“The path is still not clear” for pupils to return to school in August, a parents’ association has warned.
It said a “blended learning” approach – where children split time between home and in-school learning – would “fall to bits” if employers and parents were not on board.
It comes as teachers’ union, the EIS warned that schools would need time to prepare for August’s reopening.
The Scottish government said it would get schools back as early as was safe.
Eileen Prior, the executive director of the parents’ association Connect, said while most parents would be glad that the end of lockdown was in sight, there were still many questions to be answered.
“Parents have been extremely stretched over the last few months…. [home schooling] while coping with work, potentially financial stress, illness, and just the whole stress around the pandemic.
“I think most parents will be glad that an end is in sight, and that we’re beginning to talk about children returning to what for them is normality.
“However, the path is still not clear.”
Ms Prior told Good Morning Scotland: “Part-time opening, whatever form that takes, is likely to create struggles for families and there are long term impacts of this.”
She appealed to the Scottish government to talk to parents and employers, “because if this doesn’t work for parents in terms of their lives and the requirements of their employers to get back to work then it will fall to bits.”
Scotland’s biggest teaching union, the EIS, also has concerns.
Its general secretary Larry Flanagan said it was “critical” to the timetable set out by the Scottish government on Thursday that it was safe for teachers to return to schools in June so that they had time to prepare.
He added that it should be stressed that pupils could only return to school in August if public health conditions allowed.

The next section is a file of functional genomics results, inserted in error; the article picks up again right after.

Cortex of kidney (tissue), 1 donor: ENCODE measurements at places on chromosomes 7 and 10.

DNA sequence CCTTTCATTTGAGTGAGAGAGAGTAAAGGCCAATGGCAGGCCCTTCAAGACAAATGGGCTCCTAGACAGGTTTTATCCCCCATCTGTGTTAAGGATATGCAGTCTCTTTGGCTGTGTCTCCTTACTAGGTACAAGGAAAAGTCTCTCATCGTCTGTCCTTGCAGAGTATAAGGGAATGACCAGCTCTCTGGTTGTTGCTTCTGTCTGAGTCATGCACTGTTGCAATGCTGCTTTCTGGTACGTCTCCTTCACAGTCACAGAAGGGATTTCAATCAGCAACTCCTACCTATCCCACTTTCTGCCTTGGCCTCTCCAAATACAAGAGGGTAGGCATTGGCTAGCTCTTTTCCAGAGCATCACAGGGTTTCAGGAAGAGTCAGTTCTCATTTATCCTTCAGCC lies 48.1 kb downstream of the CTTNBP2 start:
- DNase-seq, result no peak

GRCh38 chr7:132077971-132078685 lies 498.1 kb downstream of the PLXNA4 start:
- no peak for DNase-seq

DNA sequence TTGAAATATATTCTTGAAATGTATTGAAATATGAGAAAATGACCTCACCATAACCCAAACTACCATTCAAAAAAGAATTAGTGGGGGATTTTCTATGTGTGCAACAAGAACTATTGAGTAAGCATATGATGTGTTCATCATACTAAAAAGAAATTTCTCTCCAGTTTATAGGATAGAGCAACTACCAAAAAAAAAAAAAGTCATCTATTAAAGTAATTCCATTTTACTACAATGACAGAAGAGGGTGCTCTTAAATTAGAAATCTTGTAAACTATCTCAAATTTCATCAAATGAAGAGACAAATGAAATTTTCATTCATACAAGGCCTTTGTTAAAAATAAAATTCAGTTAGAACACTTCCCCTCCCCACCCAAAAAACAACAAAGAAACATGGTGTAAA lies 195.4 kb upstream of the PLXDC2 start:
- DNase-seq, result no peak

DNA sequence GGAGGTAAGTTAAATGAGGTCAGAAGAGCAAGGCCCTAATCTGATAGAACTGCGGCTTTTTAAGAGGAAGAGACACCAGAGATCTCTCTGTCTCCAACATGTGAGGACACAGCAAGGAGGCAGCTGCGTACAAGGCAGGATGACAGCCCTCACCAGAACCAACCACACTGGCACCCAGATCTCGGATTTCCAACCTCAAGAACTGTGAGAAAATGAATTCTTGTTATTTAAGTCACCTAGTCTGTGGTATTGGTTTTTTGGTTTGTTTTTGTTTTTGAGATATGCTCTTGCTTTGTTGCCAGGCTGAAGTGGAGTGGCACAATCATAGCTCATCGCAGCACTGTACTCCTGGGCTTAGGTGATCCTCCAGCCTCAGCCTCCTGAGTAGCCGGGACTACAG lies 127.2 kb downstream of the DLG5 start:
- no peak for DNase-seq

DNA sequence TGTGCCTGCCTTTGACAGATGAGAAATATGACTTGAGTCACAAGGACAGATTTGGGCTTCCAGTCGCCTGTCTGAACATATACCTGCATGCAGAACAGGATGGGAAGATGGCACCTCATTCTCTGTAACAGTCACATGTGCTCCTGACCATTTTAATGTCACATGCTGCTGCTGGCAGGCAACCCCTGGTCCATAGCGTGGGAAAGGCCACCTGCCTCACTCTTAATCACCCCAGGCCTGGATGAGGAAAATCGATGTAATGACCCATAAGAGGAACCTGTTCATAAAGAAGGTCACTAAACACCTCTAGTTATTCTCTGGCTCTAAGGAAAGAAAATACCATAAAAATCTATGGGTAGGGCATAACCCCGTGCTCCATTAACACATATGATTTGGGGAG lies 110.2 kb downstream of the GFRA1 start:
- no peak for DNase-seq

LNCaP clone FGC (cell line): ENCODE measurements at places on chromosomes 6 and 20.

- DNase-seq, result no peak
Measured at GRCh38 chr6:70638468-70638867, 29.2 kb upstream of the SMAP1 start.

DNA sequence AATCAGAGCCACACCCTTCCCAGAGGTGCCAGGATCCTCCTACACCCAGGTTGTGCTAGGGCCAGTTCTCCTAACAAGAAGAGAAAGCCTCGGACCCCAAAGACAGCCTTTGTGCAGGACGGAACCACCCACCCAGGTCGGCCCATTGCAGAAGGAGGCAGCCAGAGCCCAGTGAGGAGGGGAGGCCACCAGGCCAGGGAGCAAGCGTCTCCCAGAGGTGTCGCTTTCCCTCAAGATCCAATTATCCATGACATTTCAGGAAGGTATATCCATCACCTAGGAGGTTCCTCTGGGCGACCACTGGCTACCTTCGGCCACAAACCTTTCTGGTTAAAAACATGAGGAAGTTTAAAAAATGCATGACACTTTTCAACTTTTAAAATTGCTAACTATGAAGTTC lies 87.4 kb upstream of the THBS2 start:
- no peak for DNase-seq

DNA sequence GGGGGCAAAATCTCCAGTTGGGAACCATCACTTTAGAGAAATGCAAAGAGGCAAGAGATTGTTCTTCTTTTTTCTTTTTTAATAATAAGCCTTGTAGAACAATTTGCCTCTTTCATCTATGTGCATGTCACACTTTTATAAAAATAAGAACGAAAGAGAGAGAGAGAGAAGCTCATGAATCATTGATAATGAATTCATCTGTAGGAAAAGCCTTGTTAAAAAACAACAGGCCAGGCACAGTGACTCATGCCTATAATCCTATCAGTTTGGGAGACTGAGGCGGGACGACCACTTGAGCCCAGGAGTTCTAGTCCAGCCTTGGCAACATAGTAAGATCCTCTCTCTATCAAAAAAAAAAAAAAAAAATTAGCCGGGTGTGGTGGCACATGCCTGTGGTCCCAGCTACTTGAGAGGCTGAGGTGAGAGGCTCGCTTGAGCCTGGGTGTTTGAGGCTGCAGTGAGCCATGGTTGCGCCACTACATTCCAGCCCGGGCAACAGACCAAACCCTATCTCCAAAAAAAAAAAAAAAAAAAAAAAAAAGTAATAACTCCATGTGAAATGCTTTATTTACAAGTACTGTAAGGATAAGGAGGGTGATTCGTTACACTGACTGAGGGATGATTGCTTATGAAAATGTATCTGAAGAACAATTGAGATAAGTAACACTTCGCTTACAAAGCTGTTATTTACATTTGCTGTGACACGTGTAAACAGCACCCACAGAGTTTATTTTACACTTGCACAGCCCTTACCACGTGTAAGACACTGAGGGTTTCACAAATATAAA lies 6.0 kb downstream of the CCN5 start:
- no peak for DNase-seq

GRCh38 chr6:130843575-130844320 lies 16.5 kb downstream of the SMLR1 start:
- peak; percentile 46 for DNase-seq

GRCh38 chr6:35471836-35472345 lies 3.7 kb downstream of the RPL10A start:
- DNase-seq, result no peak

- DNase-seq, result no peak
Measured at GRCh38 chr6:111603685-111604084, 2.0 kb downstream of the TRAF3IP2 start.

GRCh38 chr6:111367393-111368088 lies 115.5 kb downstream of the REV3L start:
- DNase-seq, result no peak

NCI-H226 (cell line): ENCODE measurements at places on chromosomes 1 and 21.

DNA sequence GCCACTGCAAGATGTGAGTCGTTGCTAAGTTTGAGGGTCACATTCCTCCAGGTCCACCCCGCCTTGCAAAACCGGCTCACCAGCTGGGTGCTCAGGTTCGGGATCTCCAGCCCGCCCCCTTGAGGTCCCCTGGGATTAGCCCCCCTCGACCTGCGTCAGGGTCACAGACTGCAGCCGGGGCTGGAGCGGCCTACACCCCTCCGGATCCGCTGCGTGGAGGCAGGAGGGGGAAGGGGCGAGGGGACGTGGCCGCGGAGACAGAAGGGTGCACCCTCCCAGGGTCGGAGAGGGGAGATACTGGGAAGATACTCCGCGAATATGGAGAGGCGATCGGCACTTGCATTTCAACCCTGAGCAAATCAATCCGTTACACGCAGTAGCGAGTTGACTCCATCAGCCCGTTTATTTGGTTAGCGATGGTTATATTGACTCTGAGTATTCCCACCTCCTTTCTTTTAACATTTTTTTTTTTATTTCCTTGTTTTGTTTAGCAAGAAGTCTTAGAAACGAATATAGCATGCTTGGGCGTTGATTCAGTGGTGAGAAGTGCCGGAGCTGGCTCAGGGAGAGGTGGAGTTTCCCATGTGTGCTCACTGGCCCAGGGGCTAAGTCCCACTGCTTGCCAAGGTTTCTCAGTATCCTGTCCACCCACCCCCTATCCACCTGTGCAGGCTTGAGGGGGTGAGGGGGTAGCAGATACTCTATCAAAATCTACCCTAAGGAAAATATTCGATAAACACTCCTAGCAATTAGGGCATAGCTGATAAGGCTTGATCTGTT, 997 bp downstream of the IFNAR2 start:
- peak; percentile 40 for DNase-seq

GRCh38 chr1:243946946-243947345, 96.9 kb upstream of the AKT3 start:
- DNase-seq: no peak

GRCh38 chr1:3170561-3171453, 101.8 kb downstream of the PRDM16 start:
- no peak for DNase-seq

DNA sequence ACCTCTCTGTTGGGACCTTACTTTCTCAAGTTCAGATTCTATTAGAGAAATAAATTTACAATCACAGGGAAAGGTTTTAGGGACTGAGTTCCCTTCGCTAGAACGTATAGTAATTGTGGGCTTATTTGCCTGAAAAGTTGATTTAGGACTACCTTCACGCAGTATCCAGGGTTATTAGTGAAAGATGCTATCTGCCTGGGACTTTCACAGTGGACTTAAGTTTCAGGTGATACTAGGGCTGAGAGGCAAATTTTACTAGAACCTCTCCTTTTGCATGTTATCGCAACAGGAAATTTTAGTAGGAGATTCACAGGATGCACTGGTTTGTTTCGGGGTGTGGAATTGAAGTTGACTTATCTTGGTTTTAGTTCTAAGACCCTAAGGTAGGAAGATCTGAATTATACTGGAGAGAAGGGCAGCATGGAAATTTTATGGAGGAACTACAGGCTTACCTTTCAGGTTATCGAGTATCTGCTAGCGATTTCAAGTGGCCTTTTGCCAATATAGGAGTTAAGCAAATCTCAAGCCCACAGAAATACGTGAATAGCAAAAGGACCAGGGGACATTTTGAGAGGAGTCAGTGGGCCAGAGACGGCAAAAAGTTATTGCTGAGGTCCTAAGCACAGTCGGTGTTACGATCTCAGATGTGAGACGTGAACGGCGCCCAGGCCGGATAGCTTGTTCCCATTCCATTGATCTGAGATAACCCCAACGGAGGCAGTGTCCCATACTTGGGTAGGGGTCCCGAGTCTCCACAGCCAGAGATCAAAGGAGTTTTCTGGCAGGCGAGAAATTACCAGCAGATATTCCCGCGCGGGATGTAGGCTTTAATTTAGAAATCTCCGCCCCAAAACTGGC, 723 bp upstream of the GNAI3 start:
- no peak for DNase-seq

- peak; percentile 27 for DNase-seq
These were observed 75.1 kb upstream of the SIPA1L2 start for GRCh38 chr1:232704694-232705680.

Mr Flanagan added that the change to “blended learning” represented the biggest challenge teachers had faced in 30 years.
“Time is very short”, he warned.
“If pupils are attending school for less than half the week, there’s going to have to be a very strong offer in terms of the remote learning to make sure they are kept on track”, Mr Flanagan said.
Also speaking on Radio Scotland, Education Secretary John Swinney said the government had a plan that was “anchored” on ensuring there was a safe return to formal education.
Mr Swinney said scientific advice to the government was that physical distancing within schools would have to be observed when school returned.
“We have to reduce the number of pupils that can be in school at any one time, which is why we’ve opted for the model of ‘blended learning’ between in-school and at-home learning.”
‘Not returning to normal’
He said this model would enable all young people to have access to formal schooling, while sticking to the health and scientific advice.
Mr Swinney also acknowledged that there had been variation between local authorities across Scotland.
But, he said he was “satisfied” that in the “overwhelming majority of cases” that teachers had quickly adapted to demands of online learning and that many parents had made a “huge commitment” to sustaining their children’s education during the pandemic.
In response to questions about parents could return to work if their children had to stay at home, Mr Swinney said: “We are not going to return to a pre-Covid normal”, adding that the government’s plans were predicated on a lot of people continuing to work from home.
Use the form below to send us your questions and we could be in touch.
In some cases your question will be published, displaying your name, age and location as you provide it, unless you state otherwise. Your contact details will never be published. Please ensure you have read the terms and conditions.
If you are reading this page on the BBC News app, you will need to visit the mobile version of the BBC website to submit your question on this topic.